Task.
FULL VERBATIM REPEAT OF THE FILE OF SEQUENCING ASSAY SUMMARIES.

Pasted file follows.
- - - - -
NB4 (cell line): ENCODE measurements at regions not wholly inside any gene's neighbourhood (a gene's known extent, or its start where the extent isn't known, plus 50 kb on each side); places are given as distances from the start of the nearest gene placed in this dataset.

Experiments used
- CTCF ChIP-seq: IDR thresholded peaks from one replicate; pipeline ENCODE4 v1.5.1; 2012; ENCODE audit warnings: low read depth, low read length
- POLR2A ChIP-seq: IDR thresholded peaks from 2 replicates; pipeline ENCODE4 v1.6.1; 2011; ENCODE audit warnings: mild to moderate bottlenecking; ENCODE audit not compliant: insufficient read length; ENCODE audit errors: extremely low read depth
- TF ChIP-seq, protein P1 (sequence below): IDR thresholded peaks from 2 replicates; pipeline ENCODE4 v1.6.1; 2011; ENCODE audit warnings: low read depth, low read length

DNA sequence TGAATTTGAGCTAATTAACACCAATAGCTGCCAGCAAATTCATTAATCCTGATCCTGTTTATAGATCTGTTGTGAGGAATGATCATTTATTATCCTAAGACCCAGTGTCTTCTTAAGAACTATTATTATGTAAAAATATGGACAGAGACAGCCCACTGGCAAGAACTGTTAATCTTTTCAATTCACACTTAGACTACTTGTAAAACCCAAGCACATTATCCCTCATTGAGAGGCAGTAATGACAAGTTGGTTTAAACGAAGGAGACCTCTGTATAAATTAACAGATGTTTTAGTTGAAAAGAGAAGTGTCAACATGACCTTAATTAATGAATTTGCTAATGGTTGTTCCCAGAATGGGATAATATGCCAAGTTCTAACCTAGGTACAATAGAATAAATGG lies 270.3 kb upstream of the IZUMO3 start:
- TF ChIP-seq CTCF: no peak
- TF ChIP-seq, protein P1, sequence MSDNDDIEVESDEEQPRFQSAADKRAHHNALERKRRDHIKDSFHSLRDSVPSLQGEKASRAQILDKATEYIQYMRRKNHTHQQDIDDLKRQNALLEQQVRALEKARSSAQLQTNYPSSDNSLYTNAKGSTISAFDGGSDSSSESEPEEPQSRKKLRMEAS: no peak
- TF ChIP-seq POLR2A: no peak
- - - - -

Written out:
NB4 (cell line): ENCODE measurements at regions not wholly inside any gene's neighbourhood (a gene's known extent, or its start where the extent isn't known, plus 50 kb on each side); places are given as distances from the start of the nearest gene placed in this dataset.

Experiments used
- CTCF ChIP-seq: IDR thresholded peaks from one replicate; pipeline ENCODE4 v1.5.1; 2012; ENCODE audit warnings: low read depth, low read length
- POLR2A ChIP-seq: IDR thresholded peaks from 2 replicates; pipeline ENCODE4 v1.6.1; 2011; ENCODE audit warnings: mild to moderate bottlenecking; ENCODE audit not compliant: insufficient read length; ENCODE audit errors: extremely low read depth
- TF ChIP-seq, protein P1 (sequence below): IDR thresholded peaks from 2 replicates; pipeline ENCODE4 v1.6.1; 2011; ENCODE audit warnings: low read depth, low read length

DNA sequence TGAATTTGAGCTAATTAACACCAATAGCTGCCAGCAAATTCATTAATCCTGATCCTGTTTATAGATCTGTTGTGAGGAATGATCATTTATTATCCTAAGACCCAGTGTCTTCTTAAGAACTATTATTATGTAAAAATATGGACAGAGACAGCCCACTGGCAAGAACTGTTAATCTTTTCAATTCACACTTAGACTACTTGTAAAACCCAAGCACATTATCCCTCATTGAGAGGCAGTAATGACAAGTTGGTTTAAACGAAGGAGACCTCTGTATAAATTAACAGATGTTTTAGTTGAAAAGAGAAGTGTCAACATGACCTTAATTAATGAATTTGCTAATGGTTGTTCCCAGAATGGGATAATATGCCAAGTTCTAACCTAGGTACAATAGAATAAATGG lies 270.3 kb upstream of the IZUMO3 start:
- TF ChIP-seq CTCF: no peak
- TF ChIP-seq, protein P1, sequence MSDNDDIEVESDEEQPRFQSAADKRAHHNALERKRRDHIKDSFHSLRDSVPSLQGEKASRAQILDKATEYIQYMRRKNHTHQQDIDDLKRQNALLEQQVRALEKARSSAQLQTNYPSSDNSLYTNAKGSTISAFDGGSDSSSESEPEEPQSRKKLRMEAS: no peak
- TF ChIP-seq POLR2A: no peak